SEEING JAZZ Artists and Writers on Jazz

Elizabeth Goldson, Editor, S. Marquette Folley-Cooper, Deboarh Macanic, Janice McNeil, compilers.

(San Francisco, CA: Chronicle Books; Washington, D.C.:
Smithsonian Institution Traveling Exhibition Service, 1997. 144 pp. ISBN 0-8118-1180-8, $35.00 (hc).
reviewed by Zoë Anglesey

When people hear the word "jazz" they first think music, but perusing Seeing Jazz they will experience true synaesthesia. The writers who provide text for this volume hear color, and the visual artists - they see, and make their viewers see, rhythms, harmonies, and chords structures. The photographers, as they often do, capture silencesl. Throughout this exquisite catalogue of a touring exhibition from America's Jazz Heritage, a partnership between the Lila Wallace-Reader's Digest Foundation and the Smithsonian Institution, (SITES), the art, poetry, anecdotes, homages, lore and snippets of tunes all contribute to a syncopation, no different than what Ellington wanted from his musicians - to make a "phrase dance."

Untitled (Musician's Feed with Mutes)
Gordon Parks
photograph, 1960

Whitney Balliett writes of Thelonious Monk, "While his sidemen soloed, he stood by the piano and danced, turning in slow, genial circles, his elbows out like wings, his knees slightly bent, his fingers snapping on the after-beat." In "Ask Me Now," E. Ethelbert Miller writes: "like Thelonious Monk/I record my love for you/and no one understands it." And there's "The Lindy Hop," a 1936 lithograph by Miguel Covarrubias quite in tune with Yusef Komunyakaa's lines: "A surge of blue, & my butterfly-toes/Were copacetic & demonic."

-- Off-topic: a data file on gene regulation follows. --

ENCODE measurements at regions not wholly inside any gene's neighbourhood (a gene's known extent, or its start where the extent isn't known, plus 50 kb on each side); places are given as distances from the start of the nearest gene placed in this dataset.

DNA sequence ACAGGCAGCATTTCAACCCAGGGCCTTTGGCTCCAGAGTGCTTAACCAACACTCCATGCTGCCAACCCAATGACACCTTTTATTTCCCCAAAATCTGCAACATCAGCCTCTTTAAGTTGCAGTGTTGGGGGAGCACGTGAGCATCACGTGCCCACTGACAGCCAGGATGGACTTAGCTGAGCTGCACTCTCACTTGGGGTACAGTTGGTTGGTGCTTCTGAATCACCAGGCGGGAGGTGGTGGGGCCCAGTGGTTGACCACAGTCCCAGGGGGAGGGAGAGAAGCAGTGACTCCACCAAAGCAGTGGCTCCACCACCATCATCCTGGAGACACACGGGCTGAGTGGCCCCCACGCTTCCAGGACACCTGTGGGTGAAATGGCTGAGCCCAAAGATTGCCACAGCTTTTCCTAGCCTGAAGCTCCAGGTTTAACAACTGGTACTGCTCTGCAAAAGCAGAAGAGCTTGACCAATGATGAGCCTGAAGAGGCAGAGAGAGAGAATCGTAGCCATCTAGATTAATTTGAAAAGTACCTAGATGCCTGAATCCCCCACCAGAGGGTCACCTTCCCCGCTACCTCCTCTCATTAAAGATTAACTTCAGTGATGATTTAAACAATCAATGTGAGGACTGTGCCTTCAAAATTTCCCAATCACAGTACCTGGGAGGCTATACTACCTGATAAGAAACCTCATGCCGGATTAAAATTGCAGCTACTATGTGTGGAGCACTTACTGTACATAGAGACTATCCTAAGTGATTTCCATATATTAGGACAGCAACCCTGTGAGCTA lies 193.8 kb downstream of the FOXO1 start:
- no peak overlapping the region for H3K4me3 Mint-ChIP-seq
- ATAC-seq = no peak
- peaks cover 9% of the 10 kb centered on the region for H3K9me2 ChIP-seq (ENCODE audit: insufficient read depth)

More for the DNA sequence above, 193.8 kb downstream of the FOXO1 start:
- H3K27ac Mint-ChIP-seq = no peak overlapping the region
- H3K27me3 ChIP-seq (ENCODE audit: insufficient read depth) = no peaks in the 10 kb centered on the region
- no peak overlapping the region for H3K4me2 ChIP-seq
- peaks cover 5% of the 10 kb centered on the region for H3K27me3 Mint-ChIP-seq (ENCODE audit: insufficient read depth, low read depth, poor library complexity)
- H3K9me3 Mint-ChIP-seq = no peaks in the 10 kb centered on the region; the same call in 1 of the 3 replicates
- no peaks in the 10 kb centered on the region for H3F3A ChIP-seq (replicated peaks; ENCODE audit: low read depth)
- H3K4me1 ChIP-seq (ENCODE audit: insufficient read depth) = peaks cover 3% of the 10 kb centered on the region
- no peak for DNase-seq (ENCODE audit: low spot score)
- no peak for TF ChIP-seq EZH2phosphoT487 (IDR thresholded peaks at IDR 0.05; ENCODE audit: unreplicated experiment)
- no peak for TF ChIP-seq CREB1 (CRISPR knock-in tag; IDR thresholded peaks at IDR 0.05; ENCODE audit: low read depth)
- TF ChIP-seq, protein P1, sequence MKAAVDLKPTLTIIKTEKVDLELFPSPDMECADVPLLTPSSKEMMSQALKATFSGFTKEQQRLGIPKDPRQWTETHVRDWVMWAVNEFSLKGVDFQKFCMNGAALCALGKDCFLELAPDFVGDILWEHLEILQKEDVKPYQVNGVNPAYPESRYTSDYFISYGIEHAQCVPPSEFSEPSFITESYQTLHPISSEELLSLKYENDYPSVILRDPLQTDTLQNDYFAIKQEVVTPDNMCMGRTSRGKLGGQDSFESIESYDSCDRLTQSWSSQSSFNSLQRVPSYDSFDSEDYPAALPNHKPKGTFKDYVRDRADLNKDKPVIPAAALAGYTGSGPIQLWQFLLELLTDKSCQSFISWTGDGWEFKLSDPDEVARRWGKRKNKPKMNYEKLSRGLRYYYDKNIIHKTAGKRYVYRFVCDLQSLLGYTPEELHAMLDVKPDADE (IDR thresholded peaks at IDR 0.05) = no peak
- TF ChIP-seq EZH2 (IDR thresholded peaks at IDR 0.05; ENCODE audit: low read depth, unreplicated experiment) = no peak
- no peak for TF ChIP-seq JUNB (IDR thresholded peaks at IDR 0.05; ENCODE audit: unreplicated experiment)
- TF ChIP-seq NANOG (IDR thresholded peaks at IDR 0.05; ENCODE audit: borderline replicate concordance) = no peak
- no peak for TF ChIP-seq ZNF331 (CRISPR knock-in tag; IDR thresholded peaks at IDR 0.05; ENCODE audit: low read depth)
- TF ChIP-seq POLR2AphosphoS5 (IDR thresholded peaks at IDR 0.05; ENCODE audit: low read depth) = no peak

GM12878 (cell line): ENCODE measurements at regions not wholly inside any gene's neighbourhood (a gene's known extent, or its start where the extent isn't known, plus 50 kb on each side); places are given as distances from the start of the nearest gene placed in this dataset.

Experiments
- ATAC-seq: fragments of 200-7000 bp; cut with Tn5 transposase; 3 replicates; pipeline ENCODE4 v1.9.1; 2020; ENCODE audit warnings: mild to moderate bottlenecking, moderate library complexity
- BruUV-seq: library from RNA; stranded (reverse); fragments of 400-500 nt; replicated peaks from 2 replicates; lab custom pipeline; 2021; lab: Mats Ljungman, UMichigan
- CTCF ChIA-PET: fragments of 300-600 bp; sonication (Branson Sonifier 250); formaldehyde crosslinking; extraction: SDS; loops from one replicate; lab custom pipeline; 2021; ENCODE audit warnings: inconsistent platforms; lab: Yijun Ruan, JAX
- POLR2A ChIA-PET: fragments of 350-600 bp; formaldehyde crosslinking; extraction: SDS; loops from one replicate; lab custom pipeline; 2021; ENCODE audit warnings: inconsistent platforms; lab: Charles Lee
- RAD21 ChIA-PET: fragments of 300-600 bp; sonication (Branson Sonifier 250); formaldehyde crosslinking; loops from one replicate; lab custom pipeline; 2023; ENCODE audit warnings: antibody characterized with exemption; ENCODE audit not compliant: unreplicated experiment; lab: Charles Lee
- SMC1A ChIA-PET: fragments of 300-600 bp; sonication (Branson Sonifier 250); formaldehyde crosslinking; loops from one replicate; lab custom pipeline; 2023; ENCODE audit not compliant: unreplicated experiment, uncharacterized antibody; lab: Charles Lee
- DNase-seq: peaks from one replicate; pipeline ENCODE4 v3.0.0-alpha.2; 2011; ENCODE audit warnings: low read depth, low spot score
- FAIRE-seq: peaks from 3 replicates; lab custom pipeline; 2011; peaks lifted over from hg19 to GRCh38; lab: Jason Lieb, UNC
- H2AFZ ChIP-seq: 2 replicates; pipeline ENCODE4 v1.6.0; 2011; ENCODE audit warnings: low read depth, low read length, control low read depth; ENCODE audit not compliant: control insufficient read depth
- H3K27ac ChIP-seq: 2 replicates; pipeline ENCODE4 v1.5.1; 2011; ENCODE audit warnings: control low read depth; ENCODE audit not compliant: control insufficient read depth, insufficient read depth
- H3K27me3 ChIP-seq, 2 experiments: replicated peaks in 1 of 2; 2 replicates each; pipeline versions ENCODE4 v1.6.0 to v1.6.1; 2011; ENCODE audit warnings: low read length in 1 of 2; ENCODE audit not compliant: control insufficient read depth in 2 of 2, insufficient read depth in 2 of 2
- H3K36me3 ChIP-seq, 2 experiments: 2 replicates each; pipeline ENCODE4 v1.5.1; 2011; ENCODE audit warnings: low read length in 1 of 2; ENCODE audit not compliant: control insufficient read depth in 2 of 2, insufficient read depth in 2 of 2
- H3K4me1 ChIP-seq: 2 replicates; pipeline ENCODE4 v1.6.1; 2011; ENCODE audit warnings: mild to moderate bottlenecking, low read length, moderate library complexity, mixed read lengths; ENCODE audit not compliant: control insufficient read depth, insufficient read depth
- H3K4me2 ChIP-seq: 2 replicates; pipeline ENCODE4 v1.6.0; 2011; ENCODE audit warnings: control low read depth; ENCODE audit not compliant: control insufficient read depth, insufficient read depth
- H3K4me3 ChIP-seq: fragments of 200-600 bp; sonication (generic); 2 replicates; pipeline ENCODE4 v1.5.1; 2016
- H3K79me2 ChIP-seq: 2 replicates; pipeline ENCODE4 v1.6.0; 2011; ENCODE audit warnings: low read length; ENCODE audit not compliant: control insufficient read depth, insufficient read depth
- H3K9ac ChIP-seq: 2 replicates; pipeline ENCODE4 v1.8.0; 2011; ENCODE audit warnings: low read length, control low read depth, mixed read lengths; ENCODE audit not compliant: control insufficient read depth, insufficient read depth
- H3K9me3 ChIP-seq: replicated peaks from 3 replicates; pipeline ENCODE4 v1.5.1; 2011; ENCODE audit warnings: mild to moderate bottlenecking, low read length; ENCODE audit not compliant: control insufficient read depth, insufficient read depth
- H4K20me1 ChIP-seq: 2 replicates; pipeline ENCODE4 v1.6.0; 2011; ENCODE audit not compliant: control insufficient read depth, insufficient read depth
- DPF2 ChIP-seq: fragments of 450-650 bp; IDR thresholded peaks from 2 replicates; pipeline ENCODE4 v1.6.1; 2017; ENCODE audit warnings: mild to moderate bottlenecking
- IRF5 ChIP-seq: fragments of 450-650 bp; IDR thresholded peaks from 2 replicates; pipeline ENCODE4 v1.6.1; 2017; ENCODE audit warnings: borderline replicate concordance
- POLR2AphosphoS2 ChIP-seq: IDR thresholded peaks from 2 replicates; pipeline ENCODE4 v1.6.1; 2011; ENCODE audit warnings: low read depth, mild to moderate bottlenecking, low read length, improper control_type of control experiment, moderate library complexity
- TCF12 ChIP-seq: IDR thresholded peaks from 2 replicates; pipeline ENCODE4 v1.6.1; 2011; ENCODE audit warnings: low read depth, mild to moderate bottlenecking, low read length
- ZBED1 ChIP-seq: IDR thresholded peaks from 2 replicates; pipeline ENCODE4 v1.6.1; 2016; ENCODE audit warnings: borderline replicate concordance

One ponders the music-to-see: Sam Gilliam's polychromatics, say or Al Smith's "Bembé Clavé" measuring of rhythms. It's something, to hear Charlie Parker looking at Norman Lewis's ink wash on paper. There are references back to New Orleans, and other jazz roots, as in William Claxton's mostly black photo of "Will Shade and His Tub Bass, Memphis," taken in 1960. And the volume is designed so that sheer symmetry links "Canary," a Rita Dove poem dedicated to Billie Holiday and Dennis Stock's photograph of the songstress with her chihuahua at her feet. On the opposite page, Stock has focuses on a caged canary and "Mary Lou Williams at Her Piano."

Robert O'Meally thoughtfully riffs on "Improvisation" alongside a gorgeously mellow "Jazz" by Man Ray (tempera and ink "aerograph" on paper). Stuart Davis conveys the "unforseen" in "Pad No. 4." If one has lived too far from the oldest jazz club in New York to have ever visited it, Anthony Barboza's photo of Max Gordon's desk in the kitchen "office" of the Village Vanguard hints at its flavor. Consider, too, that James Baldwin wrote "Music is a moment" during intermission at Mikell's, holding court until more spitfire jazz stopped the talk.

Ana Golobart's "Uptown Dance" depicts a woman-centered scene. The gouache in pinks and tangerine tones really gets down in its funky chromatics. At the other end of the jazz spectrum, there's the blues. Raymond Saunders "Blues, Red, Yellow II" (mixed media) visualizes the heart, an enduring subject of jazz lyrics. And Abbey Lincoln unpearls an extended oxymoron:

I am
in the mean
That's seeing jazz! This book is a treasure!

This piece is featured in MultiCultural Review, a quarterly publication;

Zoë Anglesey is a New York-based jazz writer, book reviewer, translator and editor of a forthcoming anthology of young generation poets (from One World/Ballantine, in 1999); her work appears in Down Beat, JazzIz and the Village Voice, among other publications.